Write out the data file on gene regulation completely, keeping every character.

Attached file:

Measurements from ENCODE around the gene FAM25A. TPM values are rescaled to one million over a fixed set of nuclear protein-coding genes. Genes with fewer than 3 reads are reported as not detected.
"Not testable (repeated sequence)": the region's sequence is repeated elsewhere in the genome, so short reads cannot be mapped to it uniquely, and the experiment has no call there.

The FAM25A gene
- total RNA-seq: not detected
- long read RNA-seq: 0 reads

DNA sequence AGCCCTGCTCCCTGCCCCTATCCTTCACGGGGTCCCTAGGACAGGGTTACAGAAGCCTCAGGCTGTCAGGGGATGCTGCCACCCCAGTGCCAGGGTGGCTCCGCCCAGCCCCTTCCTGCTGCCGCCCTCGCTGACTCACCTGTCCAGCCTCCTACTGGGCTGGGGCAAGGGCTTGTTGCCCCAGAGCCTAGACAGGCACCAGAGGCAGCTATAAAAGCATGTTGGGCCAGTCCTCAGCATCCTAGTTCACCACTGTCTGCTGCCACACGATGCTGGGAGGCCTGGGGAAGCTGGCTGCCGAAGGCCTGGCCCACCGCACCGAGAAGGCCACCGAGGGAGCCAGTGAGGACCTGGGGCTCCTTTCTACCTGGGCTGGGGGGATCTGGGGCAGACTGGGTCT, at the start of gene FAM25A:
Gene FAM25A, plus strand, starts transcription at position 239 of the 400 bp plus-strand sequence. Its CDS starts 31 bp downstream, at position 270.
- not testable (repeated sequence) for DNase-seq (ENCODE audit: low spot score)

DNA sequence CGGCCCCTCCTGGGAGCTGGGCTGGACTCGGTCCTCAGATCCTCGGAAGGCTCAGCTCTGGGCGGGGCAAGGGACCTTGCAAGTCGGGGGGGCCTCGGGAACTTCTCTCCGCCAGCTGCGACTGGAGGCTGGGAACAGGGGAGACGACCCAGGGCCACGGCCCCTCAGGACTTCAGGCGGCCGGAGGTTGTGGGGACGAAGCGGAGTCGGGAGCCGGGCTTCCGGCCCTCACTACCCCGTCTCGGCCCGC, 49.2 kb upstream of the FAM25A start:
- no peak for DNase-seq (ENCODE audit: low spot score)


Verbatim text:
Measurements from ENCODE around the gene FAM25A. TPM values are rescaled to one million over a fixed set of nuclear protein-coding genes. Genes with fewer than 3 reads are reported as not detected.
"Not testable (repeated sequence)": the region's sequence is repeated elsewhere in the genome, so short reads cannot be mapped to it uniquely, and the experiment has no call there.

The FAM25A gene
- total RNA-seq: not detected
- long read RNA-seq: 0 reads

DNA sequence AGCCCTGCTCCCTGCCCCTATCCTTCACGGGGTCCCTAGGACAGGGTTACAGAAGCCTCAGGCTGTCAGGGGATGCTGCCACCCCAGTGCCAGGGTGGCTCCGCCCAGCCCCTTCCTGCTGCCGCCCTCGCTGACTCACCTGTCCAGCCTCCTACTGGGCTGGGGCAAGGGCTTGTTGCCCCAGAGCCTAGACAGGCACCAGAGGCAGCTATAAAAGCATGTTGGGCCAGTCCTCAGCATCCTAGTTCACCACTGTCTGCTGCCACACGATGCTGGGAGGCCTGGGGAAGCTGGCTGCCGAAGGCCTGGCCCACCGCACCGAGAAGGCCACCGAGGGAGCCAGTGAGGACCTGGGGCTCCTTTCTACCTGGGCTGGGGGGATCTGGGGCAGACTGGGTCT, at the start of gene FAM25A:
Gene FAM25A, plus strand, starts transcription at position 239 of the 400 bp plus-strand sequence. Its CDS starts 31 bp downstream, at position 270.
- not testable (repeated sequence) for DNase-seq (ENCODE audit: low spot score)

DNA sequence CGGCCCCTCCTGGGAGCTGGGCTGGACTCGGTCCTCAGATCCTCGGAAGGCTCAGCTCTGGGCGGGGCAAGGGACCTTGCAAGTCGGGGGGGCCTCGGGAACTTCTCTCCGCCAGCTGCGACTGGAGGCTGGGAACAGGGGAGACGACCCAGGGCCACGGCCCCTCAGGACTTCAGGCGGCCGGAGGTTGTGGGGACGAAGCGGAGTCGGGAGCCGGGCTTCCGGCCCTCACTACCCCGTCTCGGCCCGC, 49.2 kb upstream of the FAM25A start:
- no peak for DNase-seq (ENCODE audit: low spot score)